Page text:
-Gallup's Management Journal Employee Engagement Index Survey

"Actively Disengaged employees are 2.6x more likely to often feel anxious at work compared to Highly Engaged employees."
-Bonusly's 2019 Engagement and Modern Workplace Report

When we talk about employee wellness, it includes both physical and mental wellness. Often overlooked, wellness is a powerful factor in employee engagement. Our basic needs, from rest to nutrition to stability need to be met before we can even think about higher level needs!

When it comes to physical health, is your company encouraging healthy living? Do your employees get enough sleep each night? Are they eating healthy inside and outside of work? Are they comfortable in the office?

As for mental health, do your company culture and benefits work together to create a welcoming and supportive environment for employees built on trust? Do you have a psychologically safe workplace? Do you offer a flexible work schedule? Do employees have work-life balance? Can employees talk openly about leaving for appointments with expectation of privacy?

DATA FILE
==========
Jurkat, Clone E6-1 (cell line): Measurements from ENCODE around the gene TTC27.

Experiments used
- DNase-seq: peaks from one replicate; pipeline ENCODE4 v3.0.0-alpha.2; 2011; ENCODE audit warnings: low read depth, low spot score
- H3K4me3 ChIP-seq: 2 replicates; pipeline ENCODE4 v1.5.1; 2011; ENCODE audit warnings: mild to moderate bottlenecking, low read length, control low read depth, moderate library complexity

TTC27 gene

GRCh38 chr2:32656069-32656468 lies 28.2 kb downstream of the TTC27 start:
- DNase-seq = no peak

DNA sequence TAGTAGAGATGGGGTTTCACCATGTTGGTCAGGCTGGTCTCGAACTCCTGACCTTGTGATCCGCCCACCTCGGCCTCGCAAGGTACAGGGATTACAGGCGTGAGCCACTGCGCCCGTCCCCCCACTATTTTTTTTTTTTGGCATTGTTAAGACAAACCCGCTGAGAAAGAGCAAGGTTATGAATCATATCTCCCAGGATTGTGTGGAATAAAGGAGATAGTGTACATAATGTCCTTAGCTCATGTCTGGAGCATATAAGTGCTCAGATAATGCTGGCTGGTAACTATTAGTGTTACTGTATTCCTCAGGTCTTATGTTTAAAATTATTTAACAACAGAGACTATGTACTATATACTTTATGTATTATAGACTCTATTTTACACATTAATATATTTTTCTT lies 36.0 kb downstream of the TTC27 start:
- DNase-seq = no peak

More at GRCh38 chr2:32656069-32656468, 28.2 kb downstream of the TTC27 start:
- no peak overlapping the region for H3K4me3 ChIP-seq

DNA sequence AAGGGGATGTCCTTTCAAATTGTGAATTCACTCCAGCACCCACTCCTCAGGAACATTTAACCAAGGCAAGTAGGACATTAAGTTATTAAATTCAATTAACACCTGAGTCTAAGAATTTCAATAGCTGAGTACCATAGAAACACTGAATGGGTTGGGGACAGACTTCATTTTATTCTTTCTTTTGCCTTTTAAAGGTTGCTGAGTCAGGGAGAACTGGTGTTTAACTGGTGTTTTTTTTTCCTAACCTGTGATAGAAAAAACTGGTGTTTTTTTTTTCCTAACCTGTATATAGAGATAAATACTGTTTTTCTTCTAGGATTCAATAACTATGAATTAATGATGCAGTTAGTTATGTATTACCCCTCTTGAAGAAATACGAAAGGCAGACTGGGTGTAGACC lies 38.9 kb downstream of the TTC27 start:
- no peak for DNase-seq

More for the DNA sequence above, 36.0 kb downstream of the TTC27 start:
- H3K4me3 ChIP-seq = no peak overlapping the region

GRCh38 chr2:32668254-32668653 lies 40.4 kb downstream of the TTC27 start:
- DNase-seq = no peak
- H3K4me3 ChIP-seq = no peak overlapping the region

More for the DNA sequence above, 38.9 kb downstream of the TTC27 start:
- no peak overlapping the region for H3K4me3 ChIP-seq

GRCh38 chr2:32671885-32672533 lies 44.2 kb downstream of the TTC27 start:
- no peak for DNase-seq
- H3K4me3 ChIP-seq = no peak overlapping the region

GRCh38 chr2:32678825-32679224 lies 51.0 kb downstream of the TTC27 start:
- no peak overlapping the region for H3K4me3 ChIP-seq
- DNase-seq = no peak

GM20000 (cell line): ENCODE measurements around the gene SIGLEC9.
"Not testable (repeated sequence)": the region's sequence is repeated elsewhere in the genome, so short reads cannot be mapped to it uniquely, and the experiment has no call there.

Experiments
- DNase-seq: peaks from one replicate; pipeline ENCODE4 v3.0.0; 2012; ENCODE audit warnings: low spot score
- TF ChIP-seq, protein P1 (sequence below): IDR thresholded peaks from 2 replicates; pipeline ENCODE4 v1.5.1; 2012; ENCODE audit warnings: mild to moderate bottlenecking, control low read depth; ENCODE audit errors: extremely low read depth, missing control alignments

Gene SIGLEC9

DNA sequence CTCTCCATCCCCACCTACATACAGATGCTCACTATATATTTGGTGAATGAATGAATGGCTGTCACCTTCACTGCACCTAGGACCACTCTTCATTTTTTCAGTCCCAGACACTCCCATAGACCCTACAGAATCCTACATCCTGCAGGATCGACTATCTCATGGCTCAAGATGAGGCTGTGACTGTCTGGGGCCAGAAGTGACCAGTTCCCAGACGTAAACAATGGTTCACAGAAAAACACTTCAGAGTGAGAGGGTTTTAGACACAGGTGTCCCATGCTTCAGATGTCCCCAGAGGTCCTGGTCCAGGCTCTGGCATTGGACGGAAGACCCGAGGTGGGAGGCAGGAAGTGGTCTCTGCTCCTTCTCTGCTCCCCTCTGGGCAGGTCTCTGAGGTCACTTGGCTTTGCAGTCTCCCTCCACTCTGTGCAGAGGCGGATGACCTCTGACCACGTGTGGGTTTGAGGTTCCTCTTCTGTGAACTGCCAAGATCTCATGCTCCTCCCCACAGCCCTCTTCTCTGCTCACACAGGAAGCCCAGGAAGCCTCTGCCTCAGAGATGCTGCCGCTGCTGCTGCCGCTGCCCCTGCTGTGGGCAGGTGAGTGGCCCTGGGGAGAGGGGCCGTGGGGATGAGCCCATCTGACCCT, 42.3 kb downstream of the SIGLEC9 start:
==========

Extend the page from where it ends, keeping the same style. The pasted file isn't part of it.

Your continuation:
Wellness–in and out of the office–is crucial to helping employees bring their full focus and engagement to their work.

Focus on feedback

"Highly Engaged employees are 3.1x more likely to say that their organization takes their feedback seriously than Actively Disengaged employees."
-Bonusly's 2019 Engagement and Modern Workplace Report

"Highly Engaged employees are 3.3x more likely to feel like they receive adequate feedback for their role and contributions than Actively Disengaged employees."
-Bonusly's 2019 Engagement and Modern Workplace Report

You simply can't have engagement without feedback. That means taking feedback from your team as well as giving feedback.

If you're not already doing so, solicit feedback from your employees. Make it easy, offer anonymous methods, and test your feedback system to make sure it's easy and accessible.